Why Sam Harris is wrong, again.


I am left scratching my head after listening to the latest interview of Sam Harris by Ben Shapiro. Why doesn’t Ben Shapiro and his IDW friends rebut Sam on some of his claims regarding morality? As I have detailed in my previous post Sam’s philosophy has some serious holes which no one seems to notice. I would encourage you to read that if you haven’t done so already. I genuinely welcome any criticisms of my argument since I want to get to the bottom of the morality problem. Like Jordan Peterson says, I want to know if I am wrong.

Today I want to come at some of this from another angle. According to Sam morality is about creating the best possible world for the maximum number of people with the aid of rationality and science. The only reason we have trouble with deciding what is good and bad is either because we are not being adequately rational or we do not yet have the required information to reach the rational decision regarding a particular question. Hence his argument that even if we built rational robots in the future the morality that he is developing will be applicable to them also.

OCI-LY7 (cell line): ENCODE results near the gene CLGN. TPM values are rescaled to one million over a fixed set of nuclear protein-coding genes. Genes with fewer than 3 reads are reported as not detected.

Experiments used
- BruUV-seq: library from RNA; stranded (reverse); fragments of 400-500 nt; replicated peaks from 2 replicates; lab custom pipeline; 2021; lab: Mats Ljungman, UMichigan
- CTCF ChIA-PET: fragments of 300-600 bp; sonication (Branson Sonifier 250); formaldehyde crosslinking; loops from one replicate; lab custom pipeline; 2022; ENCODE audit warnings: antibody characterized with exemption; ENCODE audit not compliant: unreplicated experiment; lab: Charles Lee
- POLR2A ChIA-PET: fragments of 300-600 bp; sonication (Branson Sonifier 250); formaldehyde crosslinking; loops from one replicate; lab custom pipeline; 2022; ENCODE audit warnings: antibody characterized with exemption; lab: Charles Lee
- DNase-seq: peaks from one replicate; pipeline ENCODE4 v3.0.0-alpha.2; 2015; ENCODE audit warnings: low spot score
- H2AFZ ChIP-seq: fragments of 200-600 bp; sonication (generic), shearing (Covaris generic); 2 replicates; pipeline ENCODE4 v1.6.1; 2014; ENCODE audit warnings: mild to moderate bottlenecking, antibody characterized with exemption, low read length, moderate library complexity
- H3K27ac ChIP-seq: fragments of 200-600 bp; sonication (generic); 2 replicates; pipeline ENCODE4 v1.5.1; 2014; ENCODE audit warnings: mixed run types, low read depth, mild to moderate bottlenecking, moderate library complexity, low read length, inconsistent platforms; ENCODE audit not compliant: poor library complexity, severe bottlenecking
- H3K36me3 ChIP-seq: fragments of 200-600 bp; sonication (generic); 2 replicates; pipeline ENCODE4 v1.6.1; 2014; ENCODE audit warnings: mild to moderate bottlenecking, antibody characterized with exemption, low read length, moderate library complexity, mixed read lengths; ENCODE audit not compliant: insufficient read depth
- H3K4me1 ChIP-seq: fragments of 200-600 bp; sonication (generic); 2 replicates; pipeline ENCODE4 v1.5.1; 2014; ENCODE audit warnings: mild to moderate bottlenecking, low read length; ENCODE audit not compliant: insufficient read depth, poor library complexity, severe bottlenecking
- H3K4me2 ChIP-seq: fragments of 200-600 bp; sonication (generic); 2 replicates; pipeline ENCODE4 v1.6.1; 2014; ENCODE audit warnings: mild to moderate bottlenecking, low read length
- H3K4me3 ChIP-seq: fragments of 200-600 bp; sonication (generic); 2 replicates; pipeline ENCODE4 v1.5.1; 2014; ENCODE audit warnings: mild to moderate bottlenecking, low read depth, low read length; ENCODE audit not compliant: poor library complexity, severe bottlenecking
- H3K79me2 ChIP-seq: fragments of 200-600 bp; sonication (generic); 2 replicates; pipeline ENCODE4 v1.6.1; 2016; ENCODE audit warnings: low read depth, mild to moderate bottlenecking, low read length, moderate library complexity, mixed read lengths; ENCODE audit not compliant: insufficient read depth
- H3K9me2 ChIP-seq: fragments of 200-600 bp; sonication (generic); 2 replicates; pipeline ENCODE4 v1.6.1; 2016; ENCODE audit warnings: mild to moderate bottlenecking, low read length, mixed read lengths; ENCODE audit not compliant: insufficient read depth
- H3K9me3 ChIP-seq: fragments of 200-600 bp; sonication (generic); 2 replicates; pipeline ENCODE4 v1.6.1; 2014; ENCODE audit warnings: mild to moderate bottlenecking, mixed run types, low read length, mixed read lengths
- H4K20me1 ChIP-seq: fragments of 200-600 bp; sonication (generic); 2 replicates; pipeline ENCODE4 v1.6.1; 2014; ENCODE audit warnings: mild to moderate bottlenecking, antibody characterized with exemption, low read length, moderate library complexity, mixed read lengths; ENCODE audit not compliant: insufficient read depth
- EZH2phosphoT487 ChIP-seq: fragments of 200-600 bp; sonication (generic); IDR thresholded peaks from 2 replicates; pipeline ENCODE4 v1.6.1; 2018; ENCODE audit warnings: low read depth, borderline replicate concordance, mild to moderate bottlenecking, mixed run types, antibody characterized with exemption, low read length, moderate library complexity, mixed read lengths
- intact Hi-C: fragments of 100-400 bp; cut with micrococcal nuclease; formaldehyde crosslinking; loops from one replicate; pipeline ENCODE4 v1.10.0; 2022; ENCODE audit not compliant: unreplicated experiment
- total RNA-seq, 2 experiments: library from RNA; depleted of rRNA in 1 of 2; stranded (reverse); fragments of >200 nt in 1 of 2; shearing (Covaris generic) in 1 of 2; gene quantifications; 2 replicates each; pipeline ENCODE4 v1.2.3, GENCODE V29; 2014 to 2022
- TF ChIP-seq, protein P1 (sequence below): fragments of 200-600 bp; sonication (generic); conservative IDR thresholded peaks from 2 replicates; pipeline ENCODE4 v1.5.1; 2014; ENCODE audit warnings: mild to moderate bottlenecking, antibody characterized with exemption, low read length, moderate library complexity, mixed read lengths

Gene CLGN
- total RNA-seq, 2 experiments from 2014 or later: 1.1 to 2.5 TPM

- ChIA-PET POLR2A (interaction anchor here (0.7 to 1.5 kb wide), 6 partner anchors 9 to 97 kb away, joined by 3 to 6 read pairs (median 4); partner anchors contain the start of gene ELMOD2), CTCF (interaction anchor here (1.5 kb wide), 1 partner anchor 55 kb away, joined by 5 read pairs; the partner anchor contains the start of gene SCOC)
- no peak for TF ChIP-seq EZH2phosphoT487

Let us consider some thought experiments to make things clearer. Imagine if our video games become so sophisticated that the characters can somehow become conscious with a sense of self. So our ‘Prince of Persia’  feels that he himself is running the show and fighting the battles. He experiences life as one great adventure after another and believes that the survival of civilization itself is dependent upon what he does. One can only imagine all the intense emotional experiences, both positive and negative, that he goes through on his journey. For him what he is doing is the most important thing in the universe.  But reality is that irrespective of what he feels it is the person playing the game who is actually controlling his actions and emotions. If the player decides to kill off his protagonist because he wants to take a bathroom break, the poor Prince will have to experience all the emotional and physical pain of being killed.  If you ask the ‘Prince’ he is in a battle of his life time. But reality is that it is worth nothing at all. Even worse, he is being made to suffer all this because someone wants to have a good time. Or we can imagine the opposite scenario also. The Prince is getting married to the love of his life and leading a happy contended life with all the sophisticated pleasures that earthly life can provide including learning and culture. He would probably consider himself truly blessed. But again reality is that his whole experience is an illusion foisted on him by a 13 year old who has successfully completed his mission.